This was one of 13 stations during Conservation Field Days at the Orleans County 4-H Fairgrounds in Knowlesville. Sixth-graders from Albion, Holley and Kendall visited the fairgrounds for Conservation Field Days on Tuesday. Today, students from Medina and Kendall are learning about earth-friendly topics. This is the 50th annual Conservation Field Days.

Daena Ford, president of Braddock Bay Raptor Research in Rochester, holds the merlin. She discussed birds of prey, their habitats and ecosystems. This is the first time Braddock Bay has been at Conservation Field Days in about a decade.

Amy Jessmer, an intern for the Orleans County Soil & Water Conservation District, shows students a model that demonstrates how water flows through a watershed. She discussed how our daily lives affect water quality and what we can do to protect our water resources.

Two marine patrol deputies for Orleans County Sheriff’s Office, Bob Barrus (center) and Bill Larkin, right, discussed boater safety. They are joined by Vern Fonda, a conservation officer for the state Department of Environmental Conservation.

Vern Fonda, the conservation officer, showed students how to toss a rescue throw bag. Fonda and marine patrol deputies discussed boater and water safety, using life jackets and the “buddy system.”

Scott Dean of the NYS Public Service Commission discusses renewable energy and ways to conserve power.

Meaghan Boice-Green of the Department of Environmental Conservation told students how critical birds and butterflies are to our ecosystem, yet they face many challenges to survive.

Other stations included Orleans County master gardeners discussing composting, Orleans County Health Department educating about rabies, and the Gregoire family in Murray highlighting hunting and trapping for wildlife management.

Students were also encouraged to turn off the computer games and play with a dog. The different sixth grade classes also competed in an eco-game show. Students also learned about climate monitoring, and there was a station about bugs, showing how some insects are beneficial and others are pests.

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Boats return for another season on Erie Canal

By Tom Rivers, Editor Posted 20 May 2018 at 12:37 pm

Photo by Tom Rivers: A boat passes by the Ingersoll Street lift bridge on Friday afternoon in Albion. Friday was opening day for the western end of the canal, including the section in Orleans County.

The Canal Corporation is waiving tolls again this year for recreational vessels as the state continues to commemorate 200 years of Erie Canal history. The Erie Canal was under construction from 1817 to 1825. This year is the canal’s 194th season.

2018 also marks the 100th anniversary of the Barge Canal, when the expansion of the Erie Canal was complete in 1918.

The standard hours of operation for the 2018 season are 7 a.m. to 5 p.m. The lift bridges in Orleans County have extended hours until 10 p.m. from May 18 to Sept. 12.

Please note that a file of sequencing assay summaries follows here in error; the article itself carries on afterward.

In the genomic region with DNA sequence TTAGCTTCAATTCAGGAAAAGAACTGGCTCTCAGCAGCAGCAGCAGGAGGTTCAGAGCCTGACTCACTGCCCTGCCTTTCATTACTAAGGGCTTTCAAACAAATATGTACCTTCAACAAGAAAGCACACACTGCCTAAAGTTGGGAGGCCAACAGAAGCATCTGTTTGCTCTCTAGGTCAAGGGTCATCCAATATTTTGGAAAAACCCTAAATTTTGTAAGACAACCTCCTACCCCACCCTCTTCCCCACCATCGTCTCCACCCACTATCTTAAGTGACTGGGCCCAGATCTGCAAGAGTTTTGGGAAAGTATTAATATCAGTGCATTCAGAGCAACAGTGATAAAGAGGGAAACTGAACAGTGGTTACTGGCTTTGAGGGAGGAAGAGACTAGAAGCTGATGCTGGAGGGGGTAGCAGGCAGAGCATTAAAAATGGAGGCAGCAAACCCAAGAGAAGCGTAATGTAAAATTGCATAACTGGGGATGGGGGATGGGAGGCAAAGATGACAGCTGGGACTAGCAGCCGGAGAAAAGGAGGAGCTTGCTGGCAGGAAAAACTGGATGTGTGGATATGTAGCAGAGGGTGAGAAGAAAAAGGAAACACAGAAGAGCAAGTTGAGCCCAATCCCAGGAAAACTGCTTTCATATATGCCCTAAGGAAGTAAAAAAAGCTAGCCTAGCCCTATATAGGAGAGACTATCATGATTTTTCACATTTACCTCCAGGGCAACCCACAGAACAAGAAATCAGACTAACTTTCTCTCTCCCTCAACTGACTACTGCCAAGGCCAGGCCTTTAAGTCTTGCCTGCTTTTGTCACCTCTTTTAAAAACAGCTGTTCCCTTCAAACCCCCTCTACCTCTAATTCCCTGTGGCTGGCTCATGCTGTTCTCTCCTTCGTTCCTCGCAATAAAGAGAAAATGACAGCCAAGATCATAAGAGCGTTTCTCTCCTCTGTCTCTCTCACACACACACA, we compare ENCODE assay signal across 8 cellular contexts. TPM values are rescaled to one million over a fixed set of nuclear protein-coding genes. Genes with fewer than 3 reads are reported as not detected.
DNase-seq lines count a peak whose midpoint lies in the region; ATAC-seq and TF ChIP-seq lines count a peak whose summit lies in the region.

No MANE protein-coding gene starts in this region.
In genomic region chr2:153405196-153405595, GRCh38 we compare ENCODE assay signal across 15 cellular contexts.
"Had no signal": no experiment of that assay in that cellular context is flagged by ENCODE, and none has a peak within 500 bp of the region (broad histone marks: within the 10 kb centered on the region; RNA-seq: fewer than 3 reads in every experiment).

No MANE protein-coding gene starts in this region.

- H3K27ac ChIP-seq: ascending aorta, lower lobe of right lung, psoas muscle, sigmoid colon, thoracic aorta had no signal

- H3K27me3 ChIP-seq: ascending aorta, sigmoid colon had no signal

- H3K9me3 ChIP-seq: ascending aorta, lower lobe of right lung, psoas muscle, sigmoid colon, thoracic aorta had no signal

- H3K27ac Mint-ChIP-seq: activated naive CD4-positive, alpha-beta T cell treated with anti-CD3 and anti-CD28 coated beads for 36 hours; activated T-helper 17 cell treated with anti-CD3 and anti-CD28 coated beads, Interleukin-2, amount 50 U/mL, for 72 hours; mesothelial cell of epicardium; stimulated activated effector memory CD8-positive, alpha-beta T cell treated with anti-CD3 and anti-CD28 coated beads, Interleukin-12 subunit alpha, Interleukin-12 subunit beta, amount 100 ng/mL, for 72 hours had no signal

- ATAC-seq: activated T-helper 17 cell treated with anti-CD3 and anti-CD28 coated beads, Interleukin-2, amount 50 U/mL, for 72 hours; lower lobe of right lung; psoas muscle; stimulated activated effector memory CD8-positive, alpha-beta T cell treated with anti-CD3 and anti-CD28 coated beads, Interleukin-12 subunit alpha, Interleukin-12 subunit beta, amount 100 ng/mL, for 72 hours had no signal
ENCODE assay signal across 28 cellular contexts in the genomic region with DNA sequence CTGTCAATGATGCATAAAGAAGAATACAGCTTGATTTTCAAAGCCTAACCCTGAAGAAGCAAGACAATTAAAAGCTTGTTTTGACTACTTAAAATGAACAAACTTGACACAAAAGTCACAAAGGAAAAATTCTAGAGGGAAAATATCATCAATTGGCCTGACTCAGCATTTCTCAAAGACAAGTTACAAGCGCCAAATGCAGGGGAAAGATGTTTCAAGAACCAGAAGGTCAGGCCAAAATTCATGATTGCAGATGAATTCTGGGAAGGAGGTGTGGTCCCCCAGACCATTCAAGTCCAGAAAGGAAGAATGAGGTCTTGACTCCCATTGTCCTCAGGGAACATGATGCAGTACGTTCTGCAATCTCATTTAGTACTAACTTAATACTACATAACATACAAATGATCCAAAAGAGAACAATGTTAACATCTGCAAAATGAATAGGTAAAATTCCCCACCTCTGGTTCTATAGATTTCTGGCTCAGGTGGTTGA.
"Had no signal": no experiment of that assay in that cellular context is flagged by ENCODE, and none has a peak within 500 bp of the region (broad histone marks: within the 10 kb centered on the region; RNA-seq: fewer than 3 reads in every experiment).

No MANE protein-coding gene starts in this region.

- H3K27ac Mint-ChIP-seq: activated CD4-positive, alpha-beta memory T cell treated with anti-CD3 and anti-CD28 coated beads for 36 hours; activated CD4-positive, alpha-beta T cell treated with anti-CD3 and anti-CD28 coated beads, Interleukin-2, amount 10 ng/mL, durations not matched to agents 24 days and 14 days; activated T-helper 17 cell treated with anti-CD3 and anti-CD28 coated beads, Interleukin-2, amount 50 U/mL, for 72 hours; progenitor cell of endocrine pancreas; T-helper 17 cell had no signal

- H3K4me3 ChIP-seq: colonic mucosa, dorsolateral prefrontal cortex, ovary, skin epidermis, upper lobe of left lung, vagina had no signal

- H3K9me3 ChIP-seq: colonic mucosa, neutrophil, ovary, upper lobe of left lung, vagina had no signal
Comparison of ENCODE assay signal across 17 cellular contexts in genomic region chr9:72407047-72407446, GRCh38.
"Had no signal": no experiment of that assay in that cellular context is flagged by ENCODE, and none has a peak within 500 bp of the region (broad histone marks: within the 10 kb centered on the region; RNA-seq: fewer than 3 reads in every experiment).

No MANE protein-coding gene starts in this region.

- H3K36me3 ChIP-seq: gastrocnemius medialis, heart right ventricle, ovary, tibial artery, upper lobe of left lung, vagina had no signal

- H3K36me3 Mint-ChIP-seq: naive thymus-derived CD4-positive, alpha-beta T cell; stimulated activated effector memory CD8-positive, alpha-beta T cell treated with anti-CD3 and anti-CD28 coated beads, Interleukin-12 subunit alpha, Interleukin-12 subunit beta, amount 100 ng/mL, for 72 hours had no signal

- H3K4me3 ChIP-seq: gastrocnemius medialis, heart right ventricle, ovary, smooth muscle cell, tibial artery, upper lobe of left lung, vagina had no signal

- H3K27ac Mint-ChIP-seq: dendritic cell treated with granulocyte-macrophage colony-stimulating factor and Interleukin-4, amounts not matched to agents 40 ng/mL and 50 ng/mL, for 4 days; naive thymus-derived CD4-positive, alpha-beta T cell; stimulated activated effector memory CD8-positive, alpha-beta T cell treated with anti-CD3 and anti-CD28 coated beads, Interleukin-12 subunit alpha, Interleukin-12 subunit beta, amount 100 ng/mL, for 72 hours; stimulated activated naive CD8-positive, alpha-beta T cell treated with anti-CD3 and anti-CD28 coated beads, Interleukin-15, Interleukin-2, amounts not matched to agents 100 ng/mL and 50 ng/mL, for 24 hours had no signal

The canal’s navigation season continues until Oct. 10.

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Canal opens for 194th season with no tolls for recreational boaters

By Tom Rivers, Editor Posted 15 May 2018 at 9:40 am

Photo by Tom Rivers: It was quiet while it was raining this morning on the Erie Canal in Albion, where these vessels are tied up near the Ingersoll Street lift bridge.

The Erie Canal opens at 10 a.m. today for its 194th season.

The Canal Corporation is waiving tolls again this year for recreational vessels as the state continues to commemorate 200 years of Erie Canal history. The Erie Canal was under construction from 1817 to 1825.

The Canal Corp. also waived the tolls last year. Those tolls are normally $25 to $100 for a season pass, depending on the size of the vessel.

This year also marks the 100th anniversary of the Barge Canal, when the expansion of the Erie Canal was complete in 1918.

The standard hours of operation for the 2018 season are 7 a.m. to 5 p.m. The lift bridges in Orleans County have extended hours until 10 p.m. from May 18 to Sept. 12.

The canal’s navigation season continues until Oct. 10.

Update: The Erie Canal section in Orleans County doesn’t open until May 18.

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Governor introduces bill to ban plastic bags

Posted 23 April 2018 at 4:58 pm

‘The blight of plastic bags takes a devastating toll on our streets, our water and our natural resources, and we need to take action to protect our environment.’ – Governor Cuomo

Press Release, Gov. Andrew Cuomo

Governor Andrew M. Cuomo today introduced a program bill that would ban all single-use, plastic carryout bags at any point of sale in New York State. This action follows the release of the New York State Plastic Bags Task Force report in January, which outlined the environmental impact of plastic bags, single-use bag reduction measures, and proposed actions that the state could take to reduce pollution and protect New York’s natural resources, including a ban on single-use plastic bags.